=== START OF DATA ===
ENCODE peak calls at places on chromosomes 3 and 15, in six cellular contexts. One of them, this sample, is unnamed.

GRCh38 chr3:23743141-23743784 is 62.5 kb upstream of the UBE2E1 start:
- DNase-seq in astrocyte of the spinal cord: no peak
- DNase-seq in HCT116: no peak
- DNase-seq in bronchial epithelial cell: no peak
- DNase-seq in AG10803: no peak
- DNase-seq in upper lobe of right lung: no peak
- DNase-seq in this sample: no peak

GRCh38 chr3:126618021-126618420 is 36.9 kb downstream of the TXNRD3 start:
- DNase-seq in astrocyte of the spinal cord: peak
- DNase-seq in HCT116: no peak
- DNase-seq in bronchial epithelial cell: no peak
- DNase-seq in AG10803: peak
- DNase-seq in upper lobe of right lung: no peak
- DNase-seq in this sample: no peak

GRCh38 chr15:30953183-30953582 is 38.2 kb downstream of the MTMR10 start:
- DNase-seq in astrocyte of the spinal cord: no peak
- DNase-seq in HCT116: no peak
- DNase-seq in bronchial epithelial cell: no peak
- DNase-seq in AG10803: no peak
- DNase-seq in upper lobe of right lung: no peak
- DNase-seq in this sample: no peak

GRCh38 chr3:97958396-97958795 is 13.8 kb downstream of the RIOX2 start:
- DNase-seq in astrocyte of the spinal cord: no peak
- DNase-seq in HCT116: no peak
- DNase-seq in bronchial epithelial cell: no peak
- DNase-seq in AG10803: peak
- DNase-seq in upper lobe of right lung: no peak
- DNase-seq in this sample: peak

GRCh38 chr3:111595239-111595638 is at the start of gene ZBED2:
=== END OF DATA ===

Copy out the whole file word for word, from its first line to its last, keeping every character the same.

ENCODE peak calls at places on chromosomes 3 and 15, in six cellular contexts. One of them, this sample, is unnamed.

GRCh38 chr3:23743141-23743784 is 62.5 kb upstream of the UBE2E1 start:
- DNase-seq in astrocyte of the spinal cord: no peak
- DNase-seq in HCT116: no peak
- DNase-seq in bronchial epithelial cell: no peak
- DNase-seq in AG10803: no peak
- DNase-seq in upper lobe of right lung: no peak
- DNase-seq in this sample: no peak

GRCh38 chr3:126618021-126618420 is 36.9 kb downstream of the TXNRD3 start:
- DNase-seq in astrocyte of the spinal cord: peak
- DNase-seq in HCT116: no peak
- DNase-seq in bronchial epithelial cell: no peak
- DNase-seq in AG10803: peak
- DNase-seq in upper lobe of right lung: no peak
- DNase-seq in this sample: no peak

GRCh38 chr15:30953183-30953582 is 38.2 kb downstream of the MTMR10 start:
- DNase-seq in astrocyte of the spinal cord: no peak
- DNase-seq in HCT116: no peak
- DNase-seq in bronchial epithelial cell: no peak
- DNase-seq in AG10803: no peak
- DNase-seq in upper lobe of right lung: no peak
- DNase-seq in this sample: no peak

GRCh38 chr3:97958396-97958795 is 13.8 kb downstream of the RIOX2 start:
- DNase-seq in astrocyte of the spinal cord: no peak
- DNase-seq in HCT116: no peak
- DNase-seq in bronchial epithelial cell: no peak
- DNase-seq in AG10803: peak
- DNase-seq in upper lobe of right lung: no peak
- DNase-seq in this sample: peak

GRCh38 chr3:111595239-111595638 is at the start of gene ZBED2: